Slow Motion

Two days ago, I mentioned how the event of slipping while carrying the bucket of sauce took place in “slow motion”.  I assume most have experienced this phenomenon, but for anyone who has not…

Sometimes in a moment of “crisis” events seem to take place very slowly in relation to one’s thought process.  The result is that in what is a fraction of a second, one can analyze what is happening, go through a handful of possible responses, choose one, and still react quickly (not move quickly, just react quickly).

I have a theory on how this happens and it has to do with yesterday’s topic, consciousness.

Normally, the conscious mind has somewhat limited access to the subconscious.  Yes, information readily moves from the unconscious to the conscious, but the conscious mind plays the passive role of accepting the info with out having any role in its production or any insight into how it is produced.

But sometimes, in a “crisis” situation, that relationship changes and the conscious mind is allowed access to the subconscious workings.  I suspect that the subconscious processes information at a much faster rate than the conscious mind can.  When this faster processing is available to the conscious mind’s purview it seems like time moves more slowly than otherwise.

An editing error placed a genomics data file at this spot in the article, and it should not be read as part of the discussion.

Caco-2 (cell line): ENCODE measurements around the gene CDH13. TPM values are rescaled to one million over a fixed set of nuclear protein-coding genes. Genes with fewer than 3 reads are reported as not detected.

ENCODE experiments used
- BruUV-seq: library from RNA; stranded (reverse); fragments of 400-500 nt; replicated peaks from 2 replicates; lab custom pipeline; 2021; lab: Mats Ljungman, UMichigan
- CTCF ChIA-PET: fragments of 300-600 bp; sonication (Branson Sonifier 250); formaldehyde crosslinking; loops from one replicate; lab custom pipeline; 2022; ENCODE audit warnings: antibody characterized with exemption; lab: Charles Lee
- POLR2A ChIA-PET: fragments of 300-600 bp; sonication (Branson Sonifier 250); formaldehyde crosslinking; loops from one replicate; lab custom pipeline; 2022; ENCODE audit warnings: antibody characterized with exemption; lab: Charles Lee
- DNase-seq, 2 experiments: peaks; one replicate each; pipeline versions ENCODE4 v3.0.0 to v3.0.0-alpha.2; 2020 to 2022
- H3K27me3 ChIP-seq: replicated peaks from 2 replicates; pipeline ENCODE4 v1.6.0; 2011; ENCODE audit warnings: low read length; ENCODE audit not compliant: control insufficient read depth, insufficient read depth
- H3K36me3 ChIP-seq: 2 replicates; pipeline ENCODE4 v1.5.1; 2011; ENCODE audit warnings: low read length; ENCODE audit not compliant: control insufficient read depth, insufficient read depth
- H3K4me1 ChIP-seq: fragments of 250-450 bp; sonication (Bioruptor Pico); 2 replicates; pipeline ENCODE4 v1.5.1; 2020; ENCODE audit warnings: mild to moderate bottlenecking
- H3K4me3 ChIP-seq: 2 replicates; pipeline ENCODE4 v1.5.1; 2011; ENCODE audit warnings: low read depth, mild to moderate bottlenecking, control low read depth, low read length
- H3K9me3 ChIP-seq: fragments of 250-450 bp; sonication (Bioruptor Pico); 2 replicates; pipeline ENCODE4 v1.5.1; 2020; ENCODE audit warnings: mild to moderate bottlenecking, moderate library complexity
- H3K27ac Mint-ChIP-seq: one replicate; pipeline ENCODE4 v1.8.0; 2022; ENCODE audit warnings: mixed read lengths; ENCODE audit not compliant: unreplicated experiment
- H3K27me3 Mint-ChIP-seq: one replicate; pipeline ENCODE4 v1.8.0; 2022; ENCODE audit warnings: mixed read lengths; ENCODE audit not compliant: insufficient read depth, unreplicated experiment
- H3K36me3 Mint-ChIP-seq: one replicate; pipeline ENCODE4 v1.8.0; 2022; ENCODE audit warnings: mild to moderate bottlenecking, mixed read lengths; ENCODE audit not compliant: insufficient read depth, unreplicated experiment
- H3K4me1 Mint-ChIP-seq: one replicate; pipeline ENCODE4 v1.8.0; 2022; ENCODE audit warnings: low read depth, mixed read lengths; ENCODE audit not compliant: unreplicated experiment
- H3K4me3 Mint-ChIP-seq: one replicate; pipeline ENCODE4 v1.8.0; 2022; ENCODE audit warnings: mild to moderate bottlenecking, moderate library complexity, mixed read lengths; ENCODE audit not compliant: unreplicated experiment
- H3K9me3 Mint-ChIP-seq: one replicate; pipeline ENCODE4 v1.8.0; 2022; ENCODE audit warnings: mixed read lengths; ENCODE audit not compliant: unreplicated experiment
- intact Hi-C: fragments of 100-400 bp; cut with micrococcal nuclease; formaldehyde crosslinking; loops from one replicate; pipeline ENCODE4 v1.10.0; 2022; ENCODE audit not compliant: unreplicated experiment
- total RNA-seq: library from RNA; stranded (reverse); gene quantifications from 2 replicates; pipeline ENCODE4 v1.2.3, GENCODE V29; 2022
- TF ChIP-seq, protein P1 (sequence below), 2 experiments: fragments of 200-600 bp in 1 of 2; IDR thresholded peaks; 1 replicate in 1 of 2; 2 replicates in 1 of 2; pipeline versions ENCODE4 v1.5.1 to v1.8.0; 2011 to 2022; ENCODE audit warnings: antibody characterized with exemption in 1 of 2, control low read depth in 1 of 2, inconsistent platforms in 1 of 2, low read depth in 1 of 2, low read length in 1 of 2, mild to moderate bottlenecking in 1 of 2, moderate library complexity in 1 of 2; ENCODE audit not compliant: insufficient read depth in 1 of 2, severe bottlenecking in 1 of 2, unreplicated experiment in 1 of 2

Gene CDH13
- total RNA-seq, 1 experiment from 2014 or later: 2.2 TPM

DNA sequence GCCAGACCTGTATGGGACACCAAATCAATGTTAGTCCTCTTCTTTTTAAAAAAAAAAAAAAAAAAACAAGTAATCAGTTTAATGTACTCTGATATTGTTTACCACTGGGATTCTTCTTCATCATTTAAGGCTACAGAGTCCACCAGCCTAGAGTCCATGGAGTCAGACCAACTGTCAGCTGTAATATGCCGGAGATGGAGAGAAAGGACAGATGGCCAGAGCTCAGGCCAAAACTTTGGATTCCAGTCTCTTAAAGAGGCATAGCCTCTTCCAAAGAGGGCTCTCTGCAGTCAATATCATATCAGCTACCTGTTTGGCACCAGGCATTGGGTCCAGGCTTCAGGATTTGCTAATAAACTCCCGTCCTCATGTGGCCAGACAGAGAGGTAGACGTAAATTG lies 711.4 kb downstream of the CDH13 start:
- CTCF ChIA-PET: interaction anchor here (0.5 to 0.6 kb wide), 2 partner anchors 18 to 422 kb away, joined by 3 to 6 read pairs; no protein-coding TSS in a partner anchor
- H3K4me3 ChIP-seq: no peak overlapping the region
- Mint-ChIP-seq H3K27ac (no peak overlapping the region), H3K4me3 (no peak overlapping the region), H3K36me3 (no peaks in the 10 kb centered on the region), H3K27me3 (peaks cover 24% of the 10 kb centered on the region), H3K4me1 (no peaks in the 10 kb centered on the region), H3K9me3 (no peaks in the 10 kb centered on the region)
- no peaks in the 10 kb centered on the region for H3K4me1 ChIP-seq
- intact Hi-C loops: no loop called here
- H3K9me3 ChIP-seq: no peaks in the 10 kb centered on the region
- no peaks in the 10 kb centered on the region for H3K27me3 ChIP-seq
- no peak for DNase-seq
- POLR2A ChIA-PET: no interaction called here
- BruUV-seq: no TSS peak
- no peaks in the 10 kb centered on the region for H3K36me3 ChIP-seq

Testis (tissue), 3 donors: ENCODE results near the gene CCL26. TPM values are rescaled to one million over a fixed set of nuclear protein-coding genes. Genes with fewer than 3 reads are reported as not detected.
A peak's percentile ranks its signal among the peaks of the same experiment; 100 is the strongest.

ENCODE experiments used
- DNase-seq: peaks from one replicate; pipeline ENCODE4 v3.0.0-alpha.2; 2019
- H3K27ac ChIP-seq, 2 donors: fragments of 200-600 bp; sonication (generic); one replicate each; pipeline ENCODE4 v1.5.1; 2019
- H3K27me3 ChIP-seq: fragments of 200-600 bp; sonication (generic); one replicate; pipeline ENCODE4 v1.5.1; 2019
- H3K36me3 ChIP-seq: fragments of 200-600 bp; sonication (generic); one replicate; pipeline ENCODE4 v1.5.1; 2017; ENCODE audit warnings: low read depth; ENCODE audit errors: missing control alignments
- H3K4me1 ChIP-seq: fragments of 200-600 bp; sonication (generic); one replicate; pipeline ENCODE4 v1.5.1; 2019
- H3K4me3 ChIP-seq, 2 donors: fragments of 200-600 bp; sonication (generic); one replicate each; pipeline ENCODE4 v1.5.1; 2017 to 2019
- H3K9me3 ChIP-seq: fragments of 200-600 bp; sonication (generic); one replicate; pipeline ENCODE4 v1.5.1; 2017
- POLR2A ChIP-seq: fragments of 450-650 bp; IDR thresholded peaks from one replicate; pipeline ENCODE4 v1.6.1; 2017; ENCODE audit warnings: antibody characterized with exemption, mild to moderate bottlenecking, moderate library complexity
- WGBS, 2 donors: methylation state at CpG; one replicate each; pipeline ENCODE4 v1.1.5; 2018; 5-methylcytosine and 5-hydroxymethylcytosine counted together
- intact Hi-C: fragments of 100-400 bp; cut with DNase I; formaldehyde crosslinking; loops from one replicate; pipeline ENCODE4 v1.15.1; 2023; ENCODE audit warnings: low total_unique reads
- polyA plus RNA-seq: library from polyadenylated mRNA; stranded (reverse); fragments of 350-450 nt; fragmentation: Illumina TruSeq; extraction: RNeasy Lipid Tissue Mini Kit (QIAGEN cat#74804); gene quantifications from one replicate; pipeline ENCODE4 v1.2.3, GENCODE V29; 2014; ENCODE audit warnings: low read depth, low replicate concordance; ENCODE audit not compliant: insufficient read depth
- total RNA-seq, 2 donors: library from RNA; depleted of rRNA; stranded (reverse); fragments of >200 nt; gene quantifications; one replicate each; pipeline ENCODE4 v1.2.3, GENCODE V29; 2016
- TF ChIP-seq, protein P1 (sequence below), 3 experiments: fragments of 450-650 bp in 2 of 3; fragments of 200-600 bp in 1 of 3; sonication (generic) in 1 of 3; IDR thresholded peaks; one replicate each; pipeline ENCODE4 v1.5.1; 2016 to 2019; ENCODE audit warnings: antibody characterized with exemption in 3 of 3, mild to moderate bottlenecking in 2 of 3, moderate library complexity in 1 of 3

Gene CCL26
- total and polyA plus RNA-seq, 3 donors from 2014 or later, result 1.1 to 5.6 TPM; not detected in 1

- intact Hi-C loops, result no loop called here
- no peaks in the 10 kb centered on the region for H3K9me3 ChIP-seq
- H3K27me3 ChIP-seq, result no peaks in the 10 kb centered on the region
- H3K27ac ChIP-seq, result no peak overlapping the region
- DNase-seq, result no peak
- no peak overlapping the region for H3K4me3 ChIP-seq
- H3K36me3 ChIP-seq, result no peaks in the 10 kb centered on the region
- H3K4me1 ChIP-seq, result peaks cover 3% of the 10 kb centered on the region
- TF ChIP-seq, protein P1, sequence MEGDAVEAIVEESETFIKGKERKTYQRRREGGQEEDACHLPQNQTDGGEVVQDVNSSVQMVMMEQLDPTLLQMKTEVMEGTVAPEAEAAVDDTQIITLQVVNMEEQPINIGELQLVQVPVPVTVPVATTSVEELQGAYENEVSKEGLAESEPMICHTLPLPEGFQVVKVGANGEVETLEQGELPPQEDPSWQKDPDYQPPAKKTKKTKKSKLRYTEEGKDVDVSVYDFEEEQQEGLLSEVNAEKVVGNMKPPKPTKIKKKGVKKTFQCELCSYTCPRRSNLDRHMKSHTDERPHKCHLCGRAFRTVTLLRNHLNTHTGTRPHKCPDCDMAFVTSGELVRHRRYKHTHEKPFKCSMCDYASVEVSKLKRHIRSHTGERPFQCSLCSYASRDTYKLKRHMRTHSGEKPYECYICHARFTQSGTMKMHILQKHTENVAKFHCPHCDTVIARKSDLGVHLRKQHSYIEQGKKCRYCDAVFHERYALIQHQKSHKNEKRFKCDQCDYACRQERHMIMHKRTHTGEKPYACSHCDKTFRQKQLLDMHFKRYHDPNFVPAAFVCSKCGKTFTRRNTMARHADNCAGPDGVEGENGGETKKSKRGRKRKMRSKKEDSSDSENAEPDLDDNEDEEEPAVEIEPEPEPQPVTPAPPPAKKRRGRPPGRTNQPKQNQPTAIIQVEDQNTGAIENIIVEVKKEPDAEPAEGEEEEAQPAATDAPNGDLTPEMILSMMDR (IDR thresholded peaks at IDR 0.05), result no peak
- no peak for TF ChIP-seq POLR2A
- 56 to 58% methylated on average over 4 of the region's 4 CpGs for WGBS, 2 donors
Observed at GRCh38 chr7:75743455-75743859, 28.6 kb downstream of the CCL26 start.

It is nothing more than “seeing” the sensory information processed at a much higher rate of speed than the conscious mind normally “sees”.

Tomorrow:  déjà vu


Some cool videos of what happens when a sphere falls into sand…

…from NPR’s Science Friday.

…from Discover Magazine.

…from the University of Chicago.

Below is my favorite:

This reminds me of when I worked for Domino’s Pizza in Bloomington, Indiana.  I was a Manager Trainee (indentured servent).  One day we were setting up for opening and I was carrying buckets of sauce from the walk-in cooler to the make line.  A bucket of sauce was maybe two gallons of sauce.

I walked out of the cooler and slipped and fell.  Everything happened in slow motion.  As I started to fall my primary concern was to not spill the sauce.  So I held on to the rim of the bucket tight with both hands and tried to “catch” my fall with the upright bucket.  I was surprisingly successful at this and for a millisecond I thought all was going to be well.

But then the sauce moved.  It hollowed at the middle and then gathered together and rose in a column to the ceiling. There was very little left in the still upright and unmoved bucket when all was said and done.  The sauce was on the ceiling, the top of the cooler, the table, the floor, and me.

It was worth it.

The above video’s also bring to mind one of my favorite science fiction reads from the sixties:  A Fall of Moondust by Arthur C. Clarke in which a moon vehicle sinks into the fine dust of the moon’s surface.